I never met a chocolate tartufo I didn’t like, but this one is especially lush. Get out of the way and I’ll finish it.

 

          Paola’s may still feel like family, but prices have become rather grand since Ruth Reichl gave it two stars and declared it the perfect neighborhood restaurant in February 1997. Though antipasti salads start now at $14, pastas are mostly $26 or $28, up to $32 for fettucine with porcini. And entrees hit $46 for a veal chop. Ten-dollar desserts are priced to shatter resistance.

 


What a surprise. The spinach malfatti is on the special menu tonight. Of course, we’ll have it.

         

          Ruth favored the pastas too, although at the moment, the filled pastas she singled out -- casunziei and pansotti -- have disappeared. Only the ravioli remains, filled with veal and spinach on the regular menu, or tonight as a special with lobster.

 

 
After I complained I was charged $12 for olives and grana my friends got free, I noticed them as a menu option.

 

          Back again a few days later, I’m assigned to the front of the room again, right next to the door, in fact. I feel the ignominy of not belonging. When the waiter does not bring the same olives and grana chunks my friends received, I ask for them. ($12 on our bill, I notice.)

 

 
It’s not the delicate vitello tonnato I expected, but Paola’s is a generous portion that could serve our three.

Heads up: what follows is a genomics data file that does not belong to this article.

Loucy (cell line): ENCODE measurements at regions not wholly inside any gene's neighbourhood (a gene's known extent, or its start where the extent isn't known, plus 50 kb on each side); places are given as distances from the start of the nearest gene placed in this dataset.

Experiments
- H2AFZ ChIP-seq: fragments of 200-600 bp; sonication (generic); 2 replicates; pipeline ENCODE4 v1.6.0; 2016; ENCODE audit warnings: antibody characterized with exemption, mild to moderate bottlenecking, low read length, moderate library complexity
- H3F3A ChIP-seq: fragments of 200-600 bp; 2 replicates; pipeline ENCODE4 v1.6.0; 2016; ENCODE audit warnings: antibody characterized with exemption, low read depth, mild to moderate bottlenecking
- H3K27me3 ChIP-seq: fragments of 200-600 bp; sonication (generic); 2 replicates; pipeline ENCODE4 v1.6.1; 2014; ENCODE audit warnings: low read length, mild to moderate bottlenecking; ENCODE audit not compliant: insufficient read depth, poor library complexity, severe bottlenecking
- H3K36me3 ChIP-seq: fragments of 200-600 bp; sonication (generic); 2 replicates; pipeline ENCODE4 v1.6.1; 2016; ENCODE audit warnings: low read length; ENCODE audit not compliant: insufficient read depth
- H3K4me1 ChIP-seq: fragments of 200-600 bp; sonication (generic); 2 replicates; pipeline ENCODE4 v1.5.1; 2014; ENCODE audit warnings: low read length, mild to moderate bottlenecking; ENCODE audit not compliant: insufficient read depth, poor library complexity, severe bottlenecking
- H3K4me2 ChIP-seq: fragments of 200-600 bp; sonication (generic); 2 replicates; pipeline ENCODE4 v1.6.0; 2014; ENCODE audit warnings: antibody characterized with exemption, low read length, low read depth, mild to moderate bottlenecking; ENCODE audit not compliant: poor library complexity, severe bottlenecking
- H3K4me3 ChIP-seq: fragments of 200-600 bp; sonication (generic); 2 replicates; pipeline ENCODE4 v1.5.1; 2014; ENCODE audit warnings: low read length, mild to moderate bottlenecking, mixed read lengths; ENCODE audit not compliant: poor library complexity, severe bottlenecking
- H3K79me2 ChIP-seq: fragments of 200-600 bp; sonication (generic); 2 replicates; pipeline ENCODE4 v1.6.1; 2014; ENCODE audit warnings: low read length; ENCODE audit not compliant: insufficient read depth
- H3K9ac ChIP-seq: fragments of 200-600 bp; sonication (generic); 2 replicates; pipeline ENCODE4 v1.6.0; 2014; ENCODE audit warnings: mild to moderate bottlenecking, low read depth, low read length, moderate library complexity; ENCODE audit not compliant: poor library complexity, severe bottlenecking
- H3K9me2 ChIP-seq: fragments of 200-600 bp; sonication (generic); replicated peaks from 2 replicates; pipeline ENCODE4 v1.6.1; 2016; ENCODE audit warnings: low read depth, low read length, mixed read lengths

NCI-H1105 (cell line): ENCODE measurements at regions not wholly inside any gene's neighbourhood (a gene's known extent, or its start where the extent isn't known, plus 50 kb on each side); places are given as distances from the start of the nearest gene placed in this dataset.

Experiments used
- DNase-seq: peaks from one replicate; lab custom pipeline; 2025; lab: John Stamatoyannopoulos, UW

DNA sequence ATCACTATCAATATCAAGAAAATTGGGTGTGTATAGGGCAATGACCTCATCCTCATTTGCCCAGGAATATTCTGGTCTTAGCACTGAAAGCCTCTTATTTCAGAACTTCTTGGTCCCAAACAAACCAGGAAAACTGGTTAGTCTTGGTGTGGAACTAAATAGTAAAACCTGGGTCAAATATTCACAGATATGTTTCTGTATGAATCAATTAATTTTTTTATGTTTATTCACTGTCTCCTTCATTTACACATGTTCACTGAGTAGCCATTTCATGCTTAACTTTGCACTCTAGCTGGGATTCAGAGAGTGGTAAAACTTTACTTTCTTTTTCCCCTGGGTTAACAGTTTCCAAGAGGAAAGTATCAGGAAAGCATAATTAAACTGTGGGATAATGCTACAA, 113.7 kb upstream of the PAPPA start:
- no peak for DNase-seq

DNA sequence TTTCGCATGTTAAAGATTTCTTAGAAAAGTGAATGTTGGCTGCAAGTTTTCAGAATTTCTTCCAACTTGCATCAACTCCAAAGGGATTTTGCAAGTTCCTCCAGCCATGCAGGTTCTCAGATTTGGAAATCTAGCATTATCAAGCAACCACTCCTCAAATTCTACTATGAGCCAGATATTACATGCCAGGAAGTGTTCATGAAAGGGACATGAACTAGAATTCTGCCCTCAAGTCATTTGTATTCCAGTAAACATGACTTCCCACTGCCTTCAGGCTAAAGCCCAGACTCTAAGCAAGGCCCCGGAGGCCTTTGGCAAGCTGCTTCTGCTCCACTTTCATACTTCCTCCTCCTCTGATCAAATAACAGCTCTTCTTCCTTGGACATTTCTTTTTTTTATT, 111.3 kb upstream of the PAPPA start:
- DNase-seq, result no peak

Noting that vitello tonnato on the specials list is usually a summer dish, one of my companions orders it. I am visualizing the tonnato at the Italian Pavilion when it was the book-world’s roost, before it became Michael’s. Usually a delicate, creamed tuna is spread on a plate under thin slices of veal. But tonight, the tuna is a thick paste in a saucer alongside many thick slices of veal. Strange, but edible.

 

 
Scallops, shrimp, calamari in the evening’s special seafood salad taste remarkably fresh, minutes from the sea.

 

          My seafood salad starter is a generous toss of scallops, shrimp, calamari, and rucola, wondrously fresh, in a wine vinaigrette. The three of us agree that the “traditional” eggplant Parmigiana with its sweet tart tomato sauce is excellent.

 

 
It’s not my favorite eggplant parm (that’s at Lincoln Ristorante) but it first-rate on the daily special list.

 

          Alas, the cacio e pepe is wildly salty tonight. But the cavatelli with sausage and broccoli rabe is fine and the spinach malfatti brilliant as remembered. It seems the pasta conundrum persists. How did the chocolate mousse get so tiny and wan? Ask for the tartufo if chocolate is the yearning. Tonight’s special strawberry shortcake makes up for the disappointment.  I’m so grateful we live in an era when exquisitely sweet strawberries are available in the dead of winter.

 

 
The pastry chef honors Paola’s regulars with really ripe berries on the $12 strawberry shortcake.

 

1295 Madison Avenue, entrance a few steps east on East 92nd Street. 212 794 1890. Lunch Monday through Friday 11 am to 4 pm. Brunch Saturday 11 am to 4 pm; Sunday 10 am to 4 pm. Dinner Sunday and Monday 5 to 10 pm. Tuesday through Saturday to 11 pm. Stuzzichini “Light Bites” 4 to 6 pm.